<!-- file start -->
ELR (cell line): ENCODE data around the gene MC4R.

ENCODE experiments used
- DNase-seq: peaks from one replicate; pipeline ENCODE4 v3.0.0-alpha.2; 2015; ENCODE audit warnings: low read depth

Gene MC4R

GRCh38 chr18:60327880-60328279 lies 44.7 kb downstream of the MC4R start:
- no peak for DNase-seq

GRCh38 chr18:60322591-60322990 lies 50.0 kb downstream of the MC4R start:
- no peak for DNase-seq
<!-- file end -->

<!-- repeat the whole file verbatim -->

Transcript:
ELR (cell line): ENCODE data around the gene MC4R.

ENCODE experiments used
- DNase-seq: peaks from one replicate; pipeline ENCODE4 v3.0.0-alpha.2; 2015; ENCODE audit warnings: low read depth

Gene MC4R

GRCh38 chr18:60327880-60328279 lies 44.7 kb downstream of the MC4R start:
- no peak for DNase-seq

GRCh38 chr18:60322591-60322990 lies 50.0 kb downstream of the MC4R start:
- no peak for DNase-seq